On Auschwitz

October 2015

Auschwitz Birkenau concentration camp

A few weeks after return­ing from Poland (dzień dobry!) I’m still think­ing about Aus­chwitz from time to time. Nor­mally I’d have written a blog post, but this time I was hes­it­at­ing. Everything has been said about Aus­chwitz and most of what I’m reflect­ing about prob­ably has been written before many times. So be it. 


Con­trary to my – pos­sibly naive – expect­a­tions, I wasn’t fully pre­pared for what I saw in Aus­chwitz. A his­tor­ian with a focus on National Social­ism, I had visited various con­cen­tra­tion camps and other Nazi related loc­a­tions in Germany and Austria before. But Aus­chwitz is dif­fer­ent, indeed. 

In his Hitler bio­graphy, Ian Kershaw describes how invad­ing Poland marked a change in momentum for National Social­ism. Already a hor­rendous dic­tat­or­ship, Germany started estab­lish­ing an elim­in­at­ory infra­struc­ture in Poland that was unima­gin­able at the time. 

Today, most of the former con­cen­tra­tion camps in Aus­chwitz is well-preserved; walking through Aus­chwitz I and Birkenau is an intense, unam­bigu­ous exper­i­ence that has no equi­val­ent in Germany. 

One thought that struck me under­way and I’m worried it might sound banal: Reading books is no sub­sti­tute for going to these places. Being there widens the sen­sorial input – smells, wind, heat, silence, the per­cep­tion of scale, what vis­it­ors whisper to each other. It all helps to form a more com­pre­hens­ible picture.


The human ima­gin­at­ive power is not good when it comes to scale – we under­stand scale best when looking at it in real. I was reminded of this when I walked into Auschwitz-Birkenau and started over­look­ing the “ramp” area along the incom­ing railway track. Labeling Aus­chwitz a “camp” sounds some­what mis­lead­ing. It resembles a vast, prim­it­ive indus­trial zone. Exper­i­en­cing this kind of purpose-built scale is par­tic­u­larly depressing.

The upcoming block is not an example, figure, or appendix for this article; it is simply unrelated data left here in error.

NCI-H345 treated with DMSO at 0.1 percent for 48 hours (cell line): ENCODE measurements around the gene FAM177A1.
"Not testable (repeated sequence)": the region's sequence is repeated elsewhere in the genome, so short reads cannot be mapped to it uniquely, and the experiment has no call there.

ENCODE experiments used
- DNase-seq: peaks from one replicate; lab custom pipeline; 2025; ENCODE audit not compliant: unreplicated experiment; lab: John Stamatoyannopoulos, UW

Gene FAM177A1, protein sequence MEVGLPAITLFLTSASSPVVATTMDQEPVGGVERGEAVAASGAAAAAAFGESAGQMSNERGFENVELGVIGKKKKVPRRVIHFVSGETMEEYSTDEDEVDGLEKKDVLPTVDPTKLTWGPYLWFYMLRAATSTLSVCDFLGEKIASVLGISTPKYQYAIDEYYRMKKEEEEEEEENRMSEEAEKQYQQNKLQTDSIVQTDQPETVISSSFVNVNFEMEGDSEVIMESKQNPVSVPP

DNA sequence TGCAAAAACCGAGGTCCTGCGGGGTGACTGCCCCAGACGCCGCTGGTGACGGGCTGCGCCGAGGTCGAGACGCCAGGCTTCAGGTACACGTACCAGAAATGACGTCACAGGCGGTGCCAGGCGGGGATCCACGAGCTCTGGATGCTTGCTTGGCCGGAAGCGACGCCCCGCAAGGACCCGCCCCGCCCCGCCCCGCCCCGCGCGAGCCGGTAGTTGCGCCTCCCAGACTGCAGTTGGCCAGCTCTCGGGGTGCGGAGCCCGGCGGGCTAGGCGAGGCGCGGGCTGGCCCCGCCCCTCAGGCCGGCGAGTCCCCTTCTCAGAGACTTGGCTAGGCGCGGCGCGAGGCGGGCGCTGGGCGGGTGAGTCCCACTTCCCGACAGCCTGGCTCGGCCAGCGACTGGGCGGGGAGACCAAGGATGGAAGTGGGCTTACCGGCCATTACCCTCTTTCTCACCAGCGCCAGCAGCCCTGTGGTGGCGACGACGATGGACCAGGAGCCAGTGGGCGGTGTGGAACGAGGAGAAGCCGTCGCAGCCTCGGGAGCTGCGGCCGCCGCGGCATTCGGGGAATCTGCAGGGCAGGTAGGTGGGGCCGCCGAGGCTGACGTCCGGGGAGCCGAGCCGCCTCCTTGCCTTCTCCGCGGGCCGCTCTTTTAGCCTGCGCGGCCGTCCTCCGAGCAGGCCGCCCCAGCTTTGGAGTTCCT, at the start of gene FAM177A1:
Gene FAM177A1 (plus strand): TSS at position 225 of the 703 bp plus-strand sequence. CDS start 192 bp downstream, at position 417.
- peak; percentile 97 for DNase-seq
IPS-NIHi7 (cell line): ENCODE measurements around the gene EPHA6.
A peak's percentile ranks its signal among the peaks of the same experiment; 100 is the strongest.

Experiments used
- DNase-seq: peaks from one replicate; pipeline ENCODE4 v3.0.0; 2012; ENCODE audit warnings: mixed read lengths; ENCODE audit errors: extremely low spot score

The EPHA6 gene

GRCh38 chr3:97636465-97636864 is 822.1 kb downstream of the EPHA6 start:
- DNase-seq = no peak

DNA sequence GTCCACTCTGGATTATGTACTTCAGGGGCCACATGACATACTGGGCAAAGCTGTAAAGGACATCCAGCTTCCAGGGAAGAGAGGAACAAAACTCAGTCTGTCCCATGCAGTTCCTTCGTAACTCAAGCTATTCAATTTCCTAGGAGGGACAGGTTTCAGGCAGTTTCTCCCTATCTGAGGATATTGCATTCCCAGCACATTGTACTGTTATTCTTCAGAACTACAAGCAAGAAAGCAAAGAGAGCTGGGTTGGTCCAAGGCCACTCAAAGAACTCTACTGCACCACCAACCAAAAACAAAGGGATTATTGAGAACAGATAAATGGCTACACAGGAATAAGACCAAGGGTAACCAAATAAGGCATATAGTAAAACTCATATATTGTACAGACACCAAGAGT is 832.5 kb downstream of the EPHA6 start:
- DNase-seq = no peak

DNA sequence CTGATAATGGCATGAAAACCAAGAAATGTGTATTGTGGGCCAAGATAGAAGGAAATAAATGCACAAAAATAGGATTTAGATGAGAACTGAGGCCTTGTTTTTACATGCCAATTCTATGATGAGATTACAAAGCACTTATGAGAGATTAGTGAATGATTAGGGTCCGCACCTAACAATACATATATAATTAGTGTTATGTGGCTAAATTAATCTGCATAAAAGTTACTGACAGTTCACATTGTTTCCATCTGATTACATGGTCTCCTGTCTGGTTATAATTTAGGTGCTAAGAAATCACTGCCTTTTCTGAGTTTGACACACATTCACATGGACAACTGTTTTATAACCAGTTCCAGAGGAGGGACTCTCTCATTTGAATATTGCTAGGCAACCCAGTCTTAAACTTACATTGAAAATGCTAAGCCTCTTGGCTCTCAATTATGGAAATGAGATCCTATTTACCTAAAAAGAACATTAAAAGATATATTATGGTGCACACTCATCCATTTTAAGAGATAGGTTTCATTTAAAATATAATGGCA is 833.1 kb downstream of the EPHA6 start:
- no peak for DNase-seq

Scale comes in again when stand­ing in front of the former gas cham­bers. The SS tried to blow up the under­ground build­ings shortly before the Red Army arrived at Aus­chwitz, but the col­lapsed con­crete ceil­ings are still clearly recog­niz­able. It makes a dif­fer­ence to know the size of the gas cham­bers or to see them with one’s own eyes. They’re so big, calling them “cham­bers” seems inap­pro­pri­ate. They’re halls.


It is fas­cin­at­ing and sad at the same time to watch young people explore the museum in Aus­chwitz I. Many rush through the rooms, only barely looking at the exhib­its, as if they’d fear the horror could reach out and grab their jackets.


Men­tion­ing the visit to Aus­chwitz put a few con­ver­sa­tions with fellow Germans on hold. There’s a brief moment of silence, fol­lowed by some­thing like “Ach” or “OK.” Then silence again. I find this remark­able because of all Germans who live today, only very few are left who are guilty in the strict sense of the word. Most who were are dead by now. We could just talk.

At the same time Aus­chwitz remains a power­ful, charged symbol; if you fol­lowed the heated debates about Greece’s fin­an­cial crisis you surely stumbled upon ref­er­ences to Germany’s Nazi past. Instead of being easily offen­ded or anxious we’d rather take a deep breath and join the con­ver­sa­tion. It will last for decades to come and putting it aside won’t help. 


From a his­tor­ical per­spect­ive, Europe’s nation states have an abysmal track record as peace­keep­ers. Nation states simply never worked well in Europe when being left to themselves. 

The vis­ion­ary politi­cians who pushed for Europe’s uni­fic­a­tion begin­ning in the early 50’s all had WW2 and the Holo­caust in mind. From their per­spect­ive even a loose fed­er­a­tion with imper­fec­tions and trade-offs was a splen­did deal com­pared to an out­dated model of nation states unwill­ing to see a bigger picture. 

Today taking cheap shots at the EU is almost a ritual for politi­cians. Shame on them. A peace machine that worked so well has deserved a little bit more love.


Exper­i­en­cing a place like Aus­chwitz has side effects on how we look at people in general. Aus­chwitz, beside other places, has a nagging, not exactly com­fort­able message for us: We’re prob­ably not good by default. Civil­iz­a­tion is fragile. Optim­ism is healthy, but so is a certain scepticism.